Halldor Laxness (1902-1998) was an Icelandic novelist who won the Nobel Prize for literature in 1955 for “Independent People”. When I lost my copy of the novel in the tube in London, I figured my reading gods had said, “enough”. After all, the old testament followed the vicissitudes of the Jews and if I needed a reminder of just how tough life could be, I could focus on the Book of Job. Not sufficiently satisfied at a novel half read, I bought another copy and finished it recently. A tough read, but a startling conclusion.
On to “Ada, or Ardor: A Family Chronicle”, by Vladimir Nabokov whose life roughly paralleled the time line of Laxness having been born in 1899 and dying at a young 78 in 1977. Try leaving Iceland for the somewhereabouts of Nabokov’s incestuous duo, Van and Ada. After the first chapters where the geneology is confusingly made clear, you might find a verbal (and other) conjugality that eludes the firmest of grasps, particularly as it alternates between Russian, French and English. I have a favorite sentence which is all I have as yet from the novel. “Je raffole de tout ce qui rampe.” (I am crazy about everything that crawls.) I can’t see Vladimir and Halldor exchanging pleasanteries at the bar, somehow.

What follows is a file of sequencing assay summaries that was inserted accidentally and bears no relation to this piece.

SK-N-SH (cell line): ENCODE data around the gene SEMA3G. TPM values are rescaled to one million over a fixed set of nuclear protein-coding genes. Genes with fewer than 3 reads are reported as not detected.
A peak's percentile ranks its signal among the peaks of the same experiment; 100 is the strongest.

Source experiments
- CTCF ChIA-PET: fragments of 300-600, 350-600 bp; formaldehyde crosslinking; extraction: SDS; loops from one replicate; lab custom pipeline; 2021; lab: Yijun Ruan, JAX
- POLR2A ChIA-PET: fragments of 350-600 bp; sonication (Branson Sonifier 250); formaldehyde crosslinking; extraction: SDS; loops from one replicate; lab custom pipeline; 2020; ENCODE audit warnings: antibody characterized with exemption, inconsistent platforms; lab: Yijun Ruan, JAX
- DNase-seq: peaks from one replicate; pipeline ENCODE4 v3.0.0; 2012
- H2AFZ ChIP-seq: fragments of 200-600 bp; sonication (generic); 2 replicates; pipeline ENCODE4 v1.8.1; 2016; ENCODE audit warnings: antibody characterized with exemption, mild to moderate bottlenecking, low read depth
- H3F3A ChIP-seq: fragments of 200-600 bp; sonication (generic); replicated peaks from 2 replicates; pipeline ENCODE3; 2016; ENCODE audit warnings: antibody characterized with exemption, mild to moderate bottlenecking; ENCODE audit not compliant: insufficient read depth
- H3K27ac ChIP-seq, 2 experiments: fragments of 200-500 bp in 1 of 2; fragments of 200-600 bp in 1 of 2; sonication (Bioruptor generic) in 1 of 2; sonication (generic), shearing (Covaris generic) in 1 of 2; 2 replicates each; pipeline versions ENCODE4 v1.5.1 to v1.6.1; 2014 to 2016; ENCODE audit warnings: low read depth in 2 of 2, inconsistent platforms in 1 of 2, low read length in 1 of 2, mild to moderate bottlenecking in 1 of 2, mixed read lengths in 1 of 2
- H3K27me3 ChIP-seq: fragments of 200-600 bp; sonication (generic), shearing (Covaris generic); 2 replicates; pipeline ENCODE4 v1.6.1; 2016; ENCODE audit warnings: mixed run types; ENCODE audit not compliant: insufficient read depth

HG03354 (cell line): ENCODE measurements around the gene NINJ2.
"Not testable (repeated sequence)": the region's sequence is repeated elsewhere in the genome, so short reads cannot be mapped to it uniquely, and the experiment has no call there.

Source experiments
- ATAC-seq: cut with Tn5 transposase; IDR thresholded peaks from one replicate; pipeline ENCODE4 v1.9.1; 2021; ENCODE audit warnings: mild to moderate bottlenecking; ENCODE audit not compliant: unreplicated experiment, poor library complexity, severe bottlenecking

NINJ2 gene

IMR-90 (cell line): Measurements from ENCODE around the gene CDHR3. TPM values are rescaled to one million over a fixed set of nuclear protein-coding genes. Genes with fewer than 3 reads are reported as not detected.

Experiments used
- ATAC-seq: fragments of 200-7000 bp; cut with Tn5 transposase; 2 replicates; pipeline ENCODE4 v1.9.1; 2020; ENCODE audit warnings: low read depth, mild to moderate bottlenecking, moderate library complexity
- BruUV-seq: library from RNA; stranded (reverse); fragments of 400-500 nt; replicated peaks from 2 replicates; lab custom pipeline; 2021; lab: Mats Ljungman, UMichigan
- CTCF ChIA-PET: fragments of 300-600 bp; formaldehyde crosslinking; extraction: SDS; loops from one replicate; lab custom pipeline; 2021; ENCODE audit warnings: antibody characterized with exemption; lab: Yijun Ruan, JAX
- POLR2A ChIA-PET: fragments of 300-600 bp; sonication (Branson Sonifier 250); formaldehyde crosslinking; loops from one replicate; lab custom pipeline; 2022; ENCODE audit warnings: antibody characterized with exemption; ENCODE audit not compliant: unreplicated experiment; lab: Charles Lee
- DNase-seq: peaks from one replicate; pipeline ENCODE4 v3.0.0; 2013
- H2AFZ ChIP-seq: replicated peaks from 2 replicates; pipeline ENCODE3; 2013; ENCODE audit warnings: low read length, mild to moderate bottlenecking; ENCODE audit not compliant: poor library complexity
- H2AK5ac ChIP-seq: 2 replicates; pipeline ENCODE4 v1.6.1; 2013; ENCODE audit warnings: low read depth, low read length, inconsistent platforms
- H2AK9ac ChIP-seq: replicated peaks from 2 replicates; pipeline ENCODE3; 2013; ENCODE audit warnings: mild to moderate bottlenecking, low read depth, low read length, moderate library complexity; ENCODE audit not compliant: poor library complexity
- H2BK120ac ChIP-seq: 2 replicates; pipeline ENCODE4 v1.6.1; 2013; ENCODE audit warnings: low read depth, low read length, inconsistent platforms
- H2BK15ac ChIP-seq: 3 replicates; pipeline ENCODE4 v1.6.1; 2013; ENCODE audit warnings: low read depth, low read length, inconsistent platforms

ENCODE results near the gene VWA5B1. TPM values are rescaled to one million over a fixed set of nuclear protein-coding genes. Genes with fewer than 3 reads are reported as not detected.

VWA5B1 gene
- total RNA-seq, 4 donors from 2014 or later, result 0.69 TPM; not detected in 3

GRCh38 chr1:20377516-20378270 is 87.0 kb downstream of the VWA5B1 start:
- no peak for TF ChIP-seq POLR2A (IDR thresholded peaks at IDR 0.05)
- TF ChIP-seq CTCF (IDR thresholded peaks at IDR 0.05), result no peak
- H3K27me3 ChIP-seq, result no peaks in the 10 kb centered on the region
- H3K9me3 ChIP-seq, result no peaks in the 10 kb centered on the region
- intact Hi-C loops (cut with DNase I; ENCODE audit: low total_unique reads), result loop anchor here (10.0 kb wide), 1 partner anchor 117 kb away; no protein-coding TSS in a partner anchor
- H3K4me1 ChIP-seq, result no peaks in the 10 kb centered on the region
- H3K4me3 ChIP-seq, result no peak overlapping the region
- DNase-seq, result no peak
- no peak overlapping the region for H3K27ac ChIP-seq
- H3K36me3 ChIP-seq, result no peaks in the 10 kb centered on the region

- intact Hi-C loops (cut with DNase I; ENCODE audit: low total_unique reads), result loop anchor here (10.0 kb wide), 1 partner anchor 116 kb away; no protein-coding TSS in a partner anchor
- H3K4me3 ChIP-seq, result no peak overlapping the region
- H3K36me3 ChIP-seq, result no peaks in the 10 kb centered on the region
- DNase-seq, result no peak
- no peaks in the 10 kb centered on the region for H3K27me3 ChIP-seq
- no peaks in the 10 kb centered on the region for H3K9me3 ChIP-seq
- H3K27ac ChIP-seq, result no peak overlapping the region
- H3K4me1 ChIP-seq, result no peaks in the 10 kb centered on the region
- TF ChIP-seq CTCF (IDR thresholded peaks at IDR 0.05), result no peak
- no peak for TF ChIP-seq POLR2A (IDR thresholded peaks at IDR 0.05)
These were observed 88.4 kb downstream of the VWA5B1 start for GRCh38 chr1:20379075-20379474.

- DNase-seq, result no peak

But reading isn’t all. The crisis of the economy deepens and the atrocities in Mumbai undermine our sense of complacency in many ways. For my part, I realize that my life’s work is to not only sell but to live with fine things to remind myself what is so wonderful about man. There should be no compromise and I hope my past, present and (hopefully) future clients feel the same way. We have but one life to live and it should be lived in the belief that we are more than what almost any current newspaper says we are.